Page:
we walked clockwise around the interior,
 this is the first gun battery we encountered

a look back at the blockhouse, if the fort was entered the blockhouses 
had effective fields of fire into the interior and could continue to resist the attacker





a look down the precipitous bluff to the Maumee River, we were there 206 years
 (and a week) after the siege, the river was in flood state and had spilled over into the flood plain



a look along the battery face



the gates struck me as terribly flimsy until I looked down the steep slope
 and realized there was little likelihood of anyone bringing a ran up here




looking toward the east and the next gun position


the lack of stockade confused me until I looked down the very steep bluff below this battery








moving along to the next bloskhouse

these were constructed of two layers of foot-thick logs


the interior of the blockhouse


a view out the gun port over the cannon barrel





a shutter over the interior of the cannon port

a musket loophole, you can get an idea how thick the log wall were from this view



the view from the loophole


interior structure



the view into the interior of the fort


the traverses were built to stop British cannon balls that went over the
 wall from rolling all the way across the interior

shutter of an interior window

the same barred shut




the gray stone building was an old visitor's center (I think)
it was not part of the original fort and is now being used as a workshop




a cannon in the northeast battery





views from that northeast battery




views across the interior from the northeast battery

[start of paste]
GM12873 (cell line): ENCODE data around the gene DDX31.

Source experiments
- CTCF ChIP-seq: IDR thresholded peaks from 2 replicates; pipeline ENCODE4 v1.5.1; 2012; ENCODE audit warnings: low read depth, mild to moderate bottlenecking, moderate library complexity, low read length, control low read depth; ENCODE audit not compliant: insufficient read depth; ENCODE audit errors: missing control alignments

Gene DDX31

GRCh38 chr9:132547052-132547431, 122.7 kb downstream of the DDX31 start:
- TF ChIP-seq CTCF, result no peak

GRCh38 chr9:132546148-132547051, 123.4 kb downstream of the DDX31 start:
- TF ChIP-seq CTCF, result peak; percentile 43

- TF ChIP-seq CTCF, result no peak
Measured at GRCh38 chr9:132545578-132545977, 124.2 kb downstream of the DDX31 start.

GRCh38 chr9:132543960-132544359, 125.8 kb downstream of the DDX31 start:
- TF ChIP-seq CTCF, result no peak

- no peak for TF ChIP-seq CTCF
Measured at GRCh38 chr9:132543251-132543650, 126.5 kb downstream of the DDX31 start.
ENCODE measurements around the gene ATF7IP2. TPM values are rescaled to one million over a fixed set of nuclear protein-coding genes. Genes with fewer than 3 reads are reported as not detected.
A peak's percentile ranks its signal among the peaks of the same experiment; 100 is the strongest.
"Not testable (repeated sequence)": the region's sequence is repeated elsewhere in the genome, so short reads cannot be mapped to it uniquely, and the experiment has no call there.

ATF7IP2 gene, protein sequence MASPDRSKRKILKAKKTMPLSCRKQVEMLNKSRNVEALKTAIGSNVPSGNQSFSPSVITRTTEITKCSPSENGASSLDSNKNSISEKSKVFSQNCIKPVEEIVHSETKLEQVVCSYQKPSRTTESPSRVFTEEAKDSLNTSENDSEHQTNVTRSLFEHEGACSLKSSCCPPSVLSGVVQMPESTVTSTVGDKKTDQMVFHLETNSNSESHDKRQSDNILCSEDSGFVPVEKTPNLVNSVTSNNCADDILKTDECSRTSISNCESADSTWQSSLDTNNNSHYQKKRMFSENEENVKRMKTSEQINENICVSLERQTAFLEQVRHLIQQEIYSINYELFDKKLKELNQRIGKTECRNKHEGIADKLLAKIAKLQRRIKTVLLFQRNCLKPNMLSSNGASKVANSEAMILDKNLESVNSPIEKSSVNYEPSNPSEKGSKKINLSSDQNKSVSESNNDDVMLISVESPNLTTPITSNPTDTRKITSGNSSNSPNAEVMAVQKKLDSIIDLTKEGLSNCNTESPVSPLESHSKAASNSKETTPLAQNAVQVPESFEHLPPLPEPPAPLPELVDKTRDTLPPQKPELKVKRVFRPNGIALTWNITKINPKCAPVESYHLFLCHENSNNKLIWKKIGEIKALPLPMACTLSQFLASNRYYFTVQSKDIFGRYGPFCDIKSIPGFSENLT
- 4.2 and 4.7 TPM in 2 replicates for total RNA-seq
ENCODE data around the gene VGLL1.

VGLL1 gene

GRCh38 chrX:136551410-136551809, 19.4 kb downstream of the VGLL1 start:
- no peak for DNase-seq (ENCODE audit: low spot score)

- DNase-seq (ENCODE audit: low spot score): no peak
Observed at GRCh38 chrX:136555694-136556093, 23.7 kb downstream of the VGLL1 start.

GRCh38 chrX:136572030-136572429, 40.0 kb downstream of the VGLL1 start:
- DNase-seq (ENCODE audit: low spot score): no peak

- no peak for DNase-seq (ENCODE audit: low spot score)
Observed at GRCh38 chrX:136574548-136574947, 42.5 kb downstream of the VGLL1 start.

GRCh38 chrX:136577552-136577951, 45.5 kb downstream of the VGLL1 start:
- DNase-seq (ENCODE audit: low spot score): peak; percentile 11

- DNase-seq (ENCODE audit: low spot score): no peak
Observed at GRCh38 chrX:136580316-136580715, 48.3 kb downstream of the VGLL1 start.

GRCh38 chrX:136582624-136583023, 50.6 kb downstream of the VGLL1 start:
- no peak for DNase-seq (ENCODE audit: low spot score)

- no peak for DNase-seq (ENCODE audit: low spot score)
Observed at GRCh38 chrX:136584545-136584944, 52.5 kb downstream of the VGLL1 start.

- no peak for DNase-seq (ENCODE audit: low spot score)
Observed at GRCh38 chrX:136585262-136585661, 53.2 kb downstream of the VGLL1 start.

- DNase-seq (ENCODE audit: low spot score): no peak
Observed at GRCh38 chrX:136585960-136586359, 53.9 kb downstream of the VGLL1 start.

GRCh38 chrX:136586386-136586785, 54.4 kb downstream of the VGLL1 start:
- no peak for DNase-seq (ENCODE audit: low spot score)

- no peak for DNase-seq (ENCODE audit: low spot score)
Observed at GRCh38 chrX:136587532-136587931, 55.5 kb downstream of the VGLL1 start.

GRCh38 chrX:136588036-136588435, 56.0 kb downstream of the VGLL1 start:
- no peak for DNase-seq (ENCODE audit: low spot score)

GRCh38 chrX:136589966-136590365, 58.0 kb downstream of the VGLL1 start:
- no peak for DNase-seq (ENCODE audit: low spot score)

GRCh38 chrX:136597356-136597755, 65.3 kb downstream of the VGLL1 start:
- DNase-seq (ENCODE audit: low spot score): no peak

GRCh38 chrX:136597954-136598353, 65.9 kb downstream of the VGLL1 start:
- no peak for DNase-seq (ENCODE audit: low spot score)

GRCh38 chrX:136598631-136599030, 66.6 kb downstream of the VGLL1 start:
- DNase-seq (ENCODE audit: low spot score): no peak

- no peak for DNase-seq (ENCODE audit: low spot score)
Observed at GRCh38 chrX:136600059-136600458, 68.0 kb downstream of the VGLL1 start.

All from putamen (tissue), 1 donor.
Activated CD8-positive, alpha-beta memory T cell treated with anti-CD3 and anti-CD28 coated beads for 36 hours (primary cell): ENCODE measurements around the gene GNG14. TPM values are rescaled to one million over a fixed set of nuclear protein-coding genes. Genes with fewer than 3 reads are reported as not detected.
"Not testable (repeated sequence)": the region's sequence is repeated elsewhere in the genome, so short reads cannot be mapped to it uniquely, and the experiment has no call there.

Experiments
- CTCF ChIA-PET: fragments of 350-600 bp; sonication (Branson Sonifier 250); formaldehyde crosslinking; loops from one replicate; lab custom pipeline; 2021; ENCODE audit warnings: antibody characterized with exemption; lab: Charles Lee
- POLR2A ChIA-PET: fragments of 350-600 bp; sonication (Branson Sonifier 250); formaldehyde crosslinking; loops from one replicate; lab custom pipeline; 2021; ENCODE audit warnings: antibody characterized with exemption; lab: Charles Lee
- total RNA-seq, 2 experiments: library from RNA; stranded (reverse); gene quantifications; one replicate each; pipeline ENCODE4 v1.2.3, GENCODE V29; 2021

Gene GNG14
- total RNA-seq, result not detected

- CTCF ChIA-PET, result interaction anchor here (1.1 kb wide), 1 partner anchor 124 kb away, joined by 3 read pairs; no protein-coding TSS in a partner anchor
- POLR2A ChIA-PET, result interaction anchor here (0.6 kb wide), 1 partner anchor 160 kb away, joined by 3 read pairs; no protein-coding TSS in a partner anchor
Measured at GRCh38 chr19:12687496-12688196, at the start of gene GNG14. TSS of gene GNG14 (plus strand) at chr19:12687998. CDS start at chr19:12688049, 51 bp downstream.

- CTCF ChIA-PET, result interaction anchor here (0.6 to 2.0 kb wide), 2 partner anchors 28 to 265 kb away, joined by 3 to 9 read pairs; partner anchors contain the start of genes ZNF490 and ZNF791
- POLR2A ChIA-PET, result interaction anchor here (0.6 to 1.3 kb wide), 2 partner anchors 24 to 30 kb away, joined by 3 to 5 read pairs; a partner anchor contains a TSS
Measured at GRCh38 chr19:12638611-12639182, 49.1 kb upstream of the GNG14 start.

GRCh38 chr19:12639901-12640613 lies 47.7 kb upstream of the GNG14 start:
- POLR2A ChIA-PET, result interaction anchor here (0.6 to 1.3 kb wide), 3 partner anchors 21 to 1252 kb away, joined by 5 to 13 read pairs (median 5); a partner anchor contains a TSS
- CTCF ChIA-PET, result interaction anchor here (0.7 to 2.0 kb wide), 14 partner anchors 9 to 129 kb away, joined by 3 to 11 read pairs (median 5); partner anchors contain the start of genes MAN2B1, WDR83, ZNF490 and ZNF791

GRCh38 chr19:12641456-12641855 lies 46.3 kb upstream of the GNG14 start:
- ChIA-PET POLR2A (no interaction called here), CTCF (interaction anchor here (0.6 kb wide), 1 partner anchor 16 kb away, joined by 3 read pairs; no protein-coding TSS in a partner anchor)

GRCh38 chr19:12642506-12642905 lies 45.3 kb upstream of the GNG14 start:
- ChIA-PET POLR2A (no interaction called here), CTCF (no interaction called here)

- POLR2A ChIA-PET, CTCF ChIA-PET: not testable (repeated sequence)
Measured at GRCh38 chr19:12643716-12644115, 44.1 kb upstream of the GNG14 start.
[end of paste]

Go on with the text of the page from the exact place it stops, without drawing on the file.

views along the eastern wall

the eastern gate



early Article 15 discipline methods

inside the blockhouse there were examples of the Enlisted Men's tents

and those of the officers





a grimly amusing roulette wheel of ways that you could die while stationed here,
 I died of the Ague





views along the southern wall



there is a deep declivity on the southern side as well


looking east along the southern wall

and west from the same location






a view through the southern gate

inside another blockhouse was a nice display which featured this excellent waterccolor

and more maps


after the British withdrew following the second siege the original
 fort was torn down and rebuilt into a much smaller outpost about fifty yards square


inside yet another blockhouse was a magnificent display depicting the 
construction of the fort in the bitter winter conditions of early 1813

this was built in roughly 1/30th scale 











this gives a better idea of the steepness of the slope down to the river


abbatis; trees felled toward the direction of the expected attack 
were an early form of barbed wire and much harder to cross






of course there was more map-porn

which I love!





     If you found this walk-around interesting I have posted several other of my visits to forts on my Fortified Places tab